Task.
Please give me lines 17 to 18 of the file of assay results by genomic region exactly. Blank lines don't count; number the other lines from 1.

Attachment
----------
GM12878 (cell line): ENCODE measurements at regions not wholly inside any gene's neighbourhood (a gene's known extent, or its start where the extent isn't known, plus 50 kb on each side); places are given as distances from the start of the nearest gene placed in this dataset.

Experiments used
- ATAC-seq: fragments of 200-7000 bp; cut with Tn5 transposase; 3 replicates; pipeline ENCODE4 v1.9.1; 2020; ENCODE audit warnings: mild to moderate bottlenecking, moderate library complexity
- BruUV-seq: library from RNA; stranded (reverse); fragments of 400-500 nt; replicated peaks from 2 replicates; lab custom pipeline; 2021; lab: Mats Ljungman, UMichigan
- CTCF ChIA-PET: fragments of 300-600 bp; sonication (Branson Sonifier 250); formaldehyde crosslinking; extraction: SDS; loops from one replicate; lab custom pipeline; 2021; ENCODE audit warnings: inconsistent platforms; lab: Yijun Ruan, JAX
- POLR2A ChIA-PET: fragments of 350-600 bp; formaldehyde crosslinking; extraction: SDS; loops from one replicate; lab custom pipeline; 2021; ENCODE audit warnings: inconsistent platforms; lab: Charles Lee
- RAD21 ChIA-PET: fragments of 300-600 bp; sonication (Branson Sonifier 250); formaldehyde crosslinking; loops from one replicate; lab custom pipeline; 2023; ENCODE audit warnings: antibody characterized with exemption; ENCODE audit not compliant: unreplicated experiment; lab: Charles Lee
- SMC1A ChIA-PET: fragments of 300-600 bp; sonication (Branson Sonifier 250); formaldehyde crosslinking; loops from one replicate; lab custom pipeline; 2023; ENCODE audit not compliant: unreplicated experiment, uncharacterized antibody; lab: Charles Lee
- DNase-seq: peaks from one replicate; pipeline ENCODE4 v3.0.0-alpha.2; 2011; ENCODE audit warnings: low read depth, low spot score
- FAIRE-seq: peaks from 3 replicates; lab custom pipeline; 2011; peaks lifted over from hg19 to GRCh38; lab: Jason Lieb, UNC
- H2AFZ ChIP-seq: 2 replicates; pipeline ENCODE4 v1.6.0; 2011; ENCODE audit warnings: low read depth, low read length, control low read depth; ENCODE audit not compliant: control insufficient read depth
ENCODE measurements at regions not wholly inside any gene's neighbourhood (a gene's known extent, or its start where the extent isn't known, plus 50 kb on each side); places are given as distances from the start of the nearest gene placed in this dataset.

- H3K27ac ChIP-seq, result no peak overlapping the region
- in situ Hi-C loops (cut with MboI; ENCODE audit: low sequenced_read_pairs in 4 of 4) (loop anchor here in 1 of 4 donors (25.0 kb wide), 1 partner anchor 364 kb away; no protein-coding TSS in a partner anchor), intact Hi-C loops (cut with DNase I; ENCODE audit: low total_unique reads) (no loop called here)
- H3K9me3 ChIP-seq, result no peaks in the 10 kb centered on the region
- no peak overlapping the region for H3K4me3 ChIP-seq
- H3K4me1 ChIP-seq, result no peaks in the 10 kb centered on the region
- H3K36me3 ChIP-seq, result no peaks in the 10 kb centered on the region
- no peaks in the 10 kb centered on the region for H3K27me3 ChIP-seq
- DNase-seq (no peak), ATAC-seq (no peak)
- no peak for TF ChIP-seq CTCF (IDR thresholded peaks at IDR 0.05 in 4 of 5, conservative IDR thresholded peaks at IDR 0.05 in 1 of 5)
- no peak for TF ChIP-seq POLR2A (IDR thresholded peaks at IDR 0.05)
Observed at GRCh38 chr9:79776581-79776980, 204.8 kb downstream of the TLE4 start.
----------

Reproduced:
- H3K4me1 ChIP-seq, result no peaks in the 10 kb centered on the region
- H3K36me3 ChIP-seq, result no peaks in the 10 kb centered on the region